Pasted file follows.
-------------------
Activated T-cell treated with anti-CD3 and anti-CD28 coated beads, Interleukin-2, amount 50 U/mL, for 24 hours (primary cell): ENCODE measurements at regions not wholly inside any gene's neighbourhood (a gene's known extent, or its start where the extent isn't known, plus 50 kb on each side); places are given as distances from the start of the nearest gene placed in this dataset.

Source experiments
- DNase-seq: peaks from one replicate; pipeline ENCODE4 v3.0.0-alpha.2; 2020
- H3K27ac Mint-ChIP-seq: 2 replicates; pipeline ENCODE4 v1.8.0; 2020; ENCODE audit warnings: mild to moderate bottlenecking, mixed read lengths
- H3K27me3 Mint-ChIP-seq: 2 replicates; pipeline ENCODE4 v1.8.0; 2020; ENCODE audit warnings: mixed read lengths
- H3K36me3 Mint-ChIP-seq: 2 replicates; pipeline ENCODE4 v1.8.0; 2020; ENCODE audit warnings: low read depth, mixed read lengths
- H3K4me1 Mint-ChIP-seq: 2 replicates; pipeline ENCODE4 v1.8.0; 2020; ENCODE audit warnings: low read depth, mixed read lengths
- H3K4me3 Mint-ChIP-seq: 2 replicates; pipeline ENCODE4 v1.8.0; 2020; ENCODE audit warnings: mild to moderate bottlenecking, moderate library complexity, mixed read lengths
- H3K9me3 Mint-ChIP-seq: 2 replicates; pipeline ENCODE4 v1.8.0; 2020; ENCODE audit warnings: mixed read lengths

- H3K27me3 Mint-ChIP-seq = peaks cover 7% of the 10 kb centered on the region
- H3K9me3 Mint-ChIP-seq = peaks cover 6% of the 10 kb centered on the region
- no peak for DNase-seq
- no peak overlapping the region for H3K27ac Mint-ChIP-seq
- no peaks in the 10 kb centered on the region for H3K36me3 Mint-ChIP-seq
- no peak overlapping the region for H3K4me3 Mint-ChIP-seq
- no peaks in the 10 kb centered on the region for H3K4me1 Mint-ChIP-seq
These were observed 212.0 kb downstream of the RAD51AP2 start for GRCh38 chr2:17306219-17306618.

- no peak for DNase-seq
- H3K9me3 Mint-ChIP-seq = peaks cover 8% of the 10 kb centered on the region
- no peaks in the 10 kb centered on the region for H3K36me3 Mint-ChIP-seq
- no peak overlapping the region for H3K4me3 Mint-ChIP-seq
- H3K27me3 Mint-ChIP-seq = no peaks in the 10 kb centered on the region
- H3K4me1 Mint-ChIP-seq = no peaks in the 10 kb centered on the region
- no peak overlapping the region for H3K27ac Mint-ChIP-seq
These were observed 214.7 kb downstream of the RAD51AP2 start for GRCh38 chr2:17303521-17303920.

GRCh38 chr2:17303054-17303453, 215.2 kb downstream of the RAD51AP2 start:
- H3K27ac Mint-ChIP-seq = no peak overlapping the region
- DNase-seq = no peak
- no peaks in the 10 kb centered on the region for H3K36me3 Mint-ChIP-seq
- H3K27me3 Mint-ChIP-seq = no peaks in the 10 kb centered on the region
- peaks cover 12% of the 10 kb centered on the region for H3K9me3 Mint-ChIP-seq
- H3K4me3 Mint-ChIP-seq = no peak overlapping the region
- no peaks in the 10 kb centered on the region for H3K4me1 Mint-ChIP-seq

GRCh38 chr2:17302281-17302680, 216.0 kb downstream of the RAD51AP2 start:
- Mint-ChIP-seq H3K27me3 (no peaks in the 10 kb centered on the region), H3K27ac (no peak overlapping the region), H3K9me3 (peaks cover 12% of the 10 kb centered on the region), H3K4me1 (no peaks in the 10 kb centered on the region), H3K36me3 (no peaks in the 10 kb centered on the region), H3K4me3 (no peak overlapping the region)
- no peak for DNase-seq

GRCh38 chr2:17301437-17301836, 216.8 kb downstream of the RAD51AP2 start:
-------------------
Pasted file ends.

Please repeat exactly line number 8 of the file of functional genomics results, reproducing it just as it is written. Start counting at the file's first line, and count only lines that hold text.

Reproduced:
- H3K4me3 Mint-ChIP-seq: 2 replicates; pipeline ENCODE4 v1.8.0; 2020; ENCODE audit warnings: mild to moderate bottlenecking, moderate library complexity, mixed read lengths